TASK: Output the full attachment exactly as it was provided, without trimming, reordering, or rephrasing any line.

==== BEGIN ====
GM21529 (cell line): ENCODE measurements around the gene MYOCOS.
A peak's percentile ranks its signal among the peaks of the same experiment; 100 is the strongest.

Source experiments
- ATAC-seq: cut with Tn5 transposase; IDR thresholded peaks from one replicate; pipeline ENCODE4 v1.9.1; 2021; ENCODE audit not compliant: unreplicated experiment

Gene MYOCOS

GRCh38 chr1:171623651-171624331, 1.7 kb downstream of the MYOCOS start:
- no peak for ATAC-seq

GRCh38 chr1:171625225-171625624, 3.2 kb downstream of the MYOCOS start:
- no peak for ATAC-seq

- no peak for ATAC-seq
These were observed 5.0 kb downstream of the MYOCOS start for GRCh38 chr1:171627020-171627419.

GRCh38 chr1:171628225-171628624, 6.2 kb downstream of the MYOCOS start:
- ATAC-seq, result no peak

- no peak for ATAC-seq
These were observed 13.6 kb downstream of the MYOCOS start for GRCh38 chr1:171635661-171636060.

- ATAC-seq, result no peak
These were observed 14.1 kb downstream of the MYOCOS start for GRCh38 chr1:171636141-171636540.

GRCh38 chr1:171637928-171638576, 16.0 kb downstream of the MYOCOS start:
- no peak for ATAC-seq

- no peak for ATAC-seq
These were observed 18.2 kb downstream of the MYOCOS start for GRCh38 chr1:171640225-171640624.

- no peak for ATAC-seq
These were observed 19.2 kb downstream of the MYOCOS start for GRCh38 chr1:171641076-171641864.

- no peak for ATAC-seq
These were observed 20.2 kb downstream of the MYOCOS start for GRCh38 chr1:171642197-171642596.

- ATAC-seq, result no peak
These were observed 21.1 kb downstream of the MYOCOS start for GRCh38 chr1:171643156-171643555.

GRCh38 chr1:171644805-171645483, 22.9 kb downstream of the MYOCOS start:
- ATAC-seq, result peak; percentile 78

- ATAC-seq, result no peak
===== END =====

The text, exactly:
GM21529 (cell line): ENCODE measurements around the gene MYOCOS.
A peak's percentile ranks its signal among the peaks of the same experiment; 100 is the strongest.

Source experiments
- ATAC-seq: cut with Tn5 transposase; IDR thresholded peaks from one replicate; pipeline ENCODE4 v1.9.1; 2021; ENCODE audit not compliant: unreplicated experiment

Gene MYOCOS

GRCh38 chr1:171623651-171624331, 1.7 kb downstream of the MYOCOS start:
- no peak for ATAC-seq

GRCh38 chr1:171625225-171625624, 3.2 kb downstream of the MYOCOS start:
- no peak for ATAC-seq

- no peak for ATAC-seq
These were observed 5.0 kb downstream of the MYOCOS start for GRCh38 chr1:171627020-171627419.

GRCh38 chr1:171628225-171628624, 6.2 kb downstream of the MYOCOS start:
- ATAC-seq, result no peak

- no peak for ATAC-seq
These were observed 13.6 kb downstream of the MYOCOS start for GRCh38 chr1:171635661-171636060.

- ATAC-seq, result no peak
These were observed 14.1 kb downstream of the MYOCOS start for GRCh38 chr1:171636141-171636540.

GRCh38 chr1:171637928-171638576, 16.0 kb downstream of the MYOCOS start:
- no peak for ATAC-seq

- no peak for ATAC-seq
These were observed 18.2 kb downstream of the MYOCOS start for GRCh38 chr1:171640225-171640624.

- no peak for ATAC-seq
These were observed 19.2 kb downstream of the MYOCOS start for GRCh38 chr1:171641076-171641864.

- no peak for ATAC-seq
These were observed 20.2 kb downstream of the MYOCOS start for GRCh38 chr1:171642197-171642596.

- ATAC-seq, result no peak
These were observed 21.1 kb downstream of the MYOCOS start for GRCh38 chr1:171643156-171643555.

GRCh38 chr1:171644805-171645483, 22.9 kb downstream of the MYOCOS start:
- ATAC-seq, result peak; percentile 78

- ATAC-seq, result no peak